Black Beauty Cookware
We rang in the new year with our traditional hoopla of pot-banging! The heavy cast-iron set the bass notes of the kitchen symphony while excited voices chimed, “Happy New Year!”
Besides being an instrument, our cookware is an essential part of the kitchen.
Unknowingly, the choice of cookware relates to our health for better or worse.
Here's a true story that helps us to make the right choice for healthy cooking.
The kitchen filled with acrid smoke and fumes of melted coating within minutes of plugging in the old non-stick electric frying pan. The once easy-clean Dutch oven had only served as a tortilla warmer in recent months since the scratched bottom was no longer safe to cook food on.
The choking incident was a blessing in disguise since my husband had just wished for a new Teflon Skillet for frying his eggs. The fuming, aged frying pan was proof enough that the disintegrated man-made cooking surface was only going to serve up toxic cuisine. Talking him out of a non-stick pan and into a cast-iron type was easy at this point.
He is now happy to prepare breakfast with cast iron cookware and healthy saturated fat. His initial complaint about these “black beauties” was the laborious cleanup. However after demonstrating my brief soak and scrape technique, he realized how easy the task was. You can find all kinds of information about cast-iron including seasoning on the Cast Iron Collector Forum and in fact cast-iron is recommended by the Environmental Working Group and the Nutritional Therapy Association since the new chemicals used in today's non-stick cookware are still a bit of a mystery.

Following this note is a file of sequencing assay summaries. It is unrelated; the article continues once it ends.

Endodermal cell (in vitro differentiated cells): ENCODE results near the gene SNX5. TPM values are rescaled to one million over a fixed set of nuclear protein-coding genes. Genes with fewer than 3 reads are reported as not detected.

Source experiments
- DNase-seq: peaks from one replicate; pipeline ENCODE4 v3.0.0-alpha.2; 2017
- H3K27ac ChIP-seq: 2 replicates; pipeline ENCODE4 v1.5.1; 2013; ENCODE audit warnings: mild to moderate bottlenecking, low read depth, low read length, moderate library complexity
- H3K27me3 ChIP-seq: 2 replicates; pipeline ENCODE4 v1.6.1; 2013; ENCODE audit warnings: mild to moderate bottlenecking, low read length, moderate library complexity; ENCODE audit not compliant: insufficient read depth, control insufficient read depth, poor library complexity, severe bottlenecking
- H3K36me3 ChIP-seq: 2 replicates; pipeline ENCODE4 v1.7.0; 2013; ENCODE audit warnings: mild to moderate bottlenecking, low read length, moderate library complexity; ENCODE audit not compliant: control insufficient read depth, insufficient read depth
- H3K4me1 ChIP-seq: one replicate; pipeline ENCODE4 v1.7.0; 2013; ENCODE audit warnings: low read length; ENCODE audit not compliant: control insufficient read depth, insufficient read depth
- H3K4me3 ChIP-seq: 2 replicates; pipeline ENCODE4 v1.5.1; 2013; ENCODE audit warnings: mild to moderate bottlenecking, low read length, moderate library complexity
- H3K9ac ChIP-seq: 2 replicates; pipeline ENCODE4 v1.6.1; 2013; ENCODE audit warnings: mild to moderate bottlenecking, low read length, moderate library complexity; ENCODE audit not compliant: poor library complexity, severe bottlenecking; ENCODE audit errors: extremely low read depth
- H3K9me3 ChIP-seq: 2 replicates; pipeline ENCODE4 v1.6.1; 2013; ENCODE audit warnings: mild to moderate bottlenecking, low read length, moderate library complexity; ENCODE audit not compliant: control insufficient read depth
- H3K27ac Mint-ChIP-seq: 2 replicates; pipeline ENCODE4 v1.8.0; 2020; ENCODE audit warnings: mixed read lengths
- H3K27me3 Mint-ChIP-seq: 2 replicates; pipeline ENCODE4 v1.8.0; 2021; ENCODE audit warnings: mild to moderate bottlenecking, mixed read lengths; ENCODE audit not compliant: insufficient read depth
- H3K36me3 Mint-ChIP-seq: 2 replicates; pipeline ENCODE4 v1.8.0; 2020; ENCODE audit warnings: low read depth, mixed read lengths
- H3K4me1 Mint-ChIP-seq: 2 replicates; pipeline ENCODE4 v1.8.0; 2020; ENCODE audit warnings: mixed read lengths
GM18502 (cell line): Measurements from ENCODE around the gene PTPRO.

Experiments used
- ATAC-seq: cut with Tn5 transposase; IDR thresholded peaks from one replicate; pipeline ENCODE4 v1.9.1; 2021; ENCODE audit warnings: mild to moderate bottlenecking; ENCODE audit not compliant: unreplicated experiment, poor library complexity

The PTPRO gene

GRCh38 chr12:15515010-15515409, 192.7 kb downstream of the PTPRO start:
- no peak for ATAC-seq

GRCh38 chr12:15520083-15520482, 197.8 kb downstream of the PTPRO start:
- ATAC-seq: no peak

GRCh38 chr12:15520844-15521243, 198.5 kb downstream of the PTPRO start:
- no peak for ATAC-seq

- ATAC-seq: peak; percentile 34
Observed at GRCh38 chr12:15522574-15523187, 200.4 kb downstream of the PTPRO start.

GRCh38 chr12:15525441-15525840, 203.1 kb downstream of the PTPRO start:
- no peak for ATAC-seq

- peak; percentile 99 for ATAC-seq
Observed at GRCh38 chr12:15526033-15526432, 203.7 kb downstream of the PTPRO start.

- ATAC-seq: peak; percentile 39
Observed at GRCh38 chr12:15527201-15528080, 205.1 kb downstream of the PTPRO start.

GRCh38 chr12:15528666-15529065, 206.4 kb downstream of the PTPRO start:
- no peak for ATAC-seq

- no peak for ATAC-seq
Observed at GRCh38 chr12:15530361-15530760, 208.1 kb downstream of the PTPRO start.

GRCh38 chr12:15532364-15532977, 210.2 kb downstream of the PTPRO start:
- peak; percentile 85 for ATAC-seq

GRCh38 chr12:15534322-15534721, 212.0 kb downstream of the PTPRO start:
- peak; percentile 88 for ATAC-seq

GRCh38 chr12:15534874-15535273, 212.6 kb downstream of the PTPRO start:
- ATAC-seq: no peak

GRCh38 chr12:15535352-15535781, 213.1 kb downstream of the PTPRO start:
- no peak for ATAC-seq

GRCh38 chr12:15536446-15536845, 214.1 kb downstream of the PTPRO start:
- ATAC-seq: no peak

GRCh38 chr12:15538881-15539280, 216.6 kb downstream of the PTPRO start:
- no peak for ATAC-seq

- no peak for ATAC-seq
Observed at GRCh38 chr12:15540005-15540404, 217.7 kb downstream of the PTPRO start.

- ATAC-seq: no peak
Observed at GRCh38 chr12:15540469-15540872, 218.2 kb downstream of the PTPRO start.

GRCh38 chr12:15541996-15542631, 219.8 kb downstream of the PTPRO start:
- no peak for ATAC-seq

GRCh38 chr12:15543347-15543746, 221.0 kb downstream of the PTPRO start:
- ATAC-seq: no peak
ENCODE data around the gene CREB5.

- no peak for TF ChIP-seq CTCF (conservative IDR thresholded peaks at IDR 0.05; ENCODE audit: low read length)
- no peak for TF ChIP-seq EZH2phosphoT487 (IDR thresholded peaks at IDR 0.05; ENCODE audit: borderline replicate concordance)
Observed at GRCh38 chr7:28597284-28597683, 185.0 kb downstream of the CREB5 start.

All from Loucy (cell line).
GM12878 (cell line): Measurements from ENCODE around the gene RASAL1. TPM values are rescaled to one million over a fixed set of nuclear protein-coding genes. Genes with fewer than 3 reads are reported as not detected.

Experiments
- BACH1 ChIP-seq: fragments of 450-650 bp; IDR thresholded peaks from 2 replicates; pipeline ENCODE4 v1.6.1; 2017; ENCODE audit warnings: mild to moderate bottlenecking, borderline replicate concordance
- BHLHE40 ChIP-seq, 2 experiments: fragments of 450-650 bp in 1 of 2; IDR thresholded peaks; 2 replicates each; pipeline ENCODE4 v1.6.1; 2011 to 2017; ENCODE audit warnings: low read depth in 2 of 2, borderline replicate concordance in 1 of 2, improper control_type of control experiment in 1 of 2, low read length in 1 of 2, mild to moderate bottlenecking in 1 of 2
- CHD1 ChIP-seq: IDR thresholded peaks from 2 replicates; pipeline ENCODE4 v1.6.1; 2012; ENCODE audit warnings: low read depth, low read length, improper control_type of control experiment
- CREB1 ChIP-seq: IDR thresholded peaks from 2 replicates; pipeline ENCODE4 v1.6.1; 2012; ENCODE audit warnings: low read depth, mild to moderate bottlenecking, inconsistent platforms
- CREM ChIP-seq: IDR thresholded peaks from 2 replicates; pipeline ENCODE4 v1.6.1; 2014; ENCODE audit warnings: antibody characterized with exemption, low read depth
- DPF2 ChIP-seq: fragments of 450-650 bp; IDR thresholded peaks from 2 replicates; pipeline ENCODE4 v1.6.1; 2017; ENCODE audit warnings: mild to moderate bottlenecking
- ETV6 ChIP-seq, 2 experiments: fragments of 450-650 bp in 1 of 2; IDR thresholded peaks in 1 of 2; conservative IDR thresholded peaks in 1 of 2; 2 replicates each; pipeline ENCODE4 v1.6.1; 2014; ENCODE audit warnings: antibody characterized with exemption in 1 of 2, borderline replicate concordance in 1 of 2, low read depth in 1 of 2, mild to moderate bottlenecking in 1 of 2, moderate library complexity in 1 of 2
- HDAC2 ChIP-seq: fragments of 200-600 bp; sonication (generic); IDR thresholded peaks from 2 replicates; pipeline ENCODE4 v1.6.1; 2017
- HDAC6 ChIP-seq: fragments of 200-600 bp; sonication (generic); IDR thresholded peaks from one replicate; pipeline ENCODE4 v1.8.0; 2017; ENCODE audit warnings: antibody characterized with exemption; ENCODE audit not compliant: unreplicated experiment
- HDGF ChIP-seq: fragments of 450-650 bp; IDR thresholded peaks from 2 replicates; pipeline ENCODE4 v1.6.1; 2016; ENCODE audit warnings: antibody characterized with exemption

Contrary to recipe instructions about the acceptable heated use of flaxseed oil, olive oil, grapeseed oil, sesame oil, and other vegetable oils which are all unsaturated; these are NOT desirable oils for frying. Without letting the discussion stray into science-nerd territory, just say that unsaturated fat is more reactive than the stable saturated fat especially when heated. If we use high heat with vegetable oils the potential of creating damaging free radicals is greater than if we use something like lovely saturated coconut oil. Let’s keep unsaturated oils for use away from heat in salad dressings or added to stir fried recipes at the end of your cooking. Please promise NEVER to use flaxseed oil close to any heat or cook pots even if the manufacturer says its ok. The science tells us that flaxseed oil is very delicate and should only be bought in small quantities, kept in the fridge, kept with the lid on to avoid oxidation, and not kept for long term storage once open.
While shedding a little more light on the oil biochemistry, here are a few tips for cast-iron cookware owners:
1. Use saturated fat for frying because it’s a very heat stable molecule that is less likely to change structure under high temperatures. Examples of these oils are: unrefined coconut oil which is especially great for Vegan and Vegetarian diets, as well as lard, tallow and schmaltz for omnivores.
2. Pre-heat pan on medium and cook on same temperature so foods won't stick as much.
3. Clean up pan by letting it cool down on its own (don't douse with water while it's sizzling hot!)
Often when the frying pan reaches room temperature the remnants simply scrape off with a flat utensil such as an egg lifter. Sticky food may require a brief soaking with a little boiled water and only a drop of dish soap. After soaking, drain out water and use rough side of sponge scrubber or flat edge of scraper. Dry pan right away and do not leave it to drip-dry. By the way, cast-iron never goes in the dishwasher!
4. Season the pan by rubbing in coconut oil or other saturated fat and store dust free with a round of parchment paper in the bottom.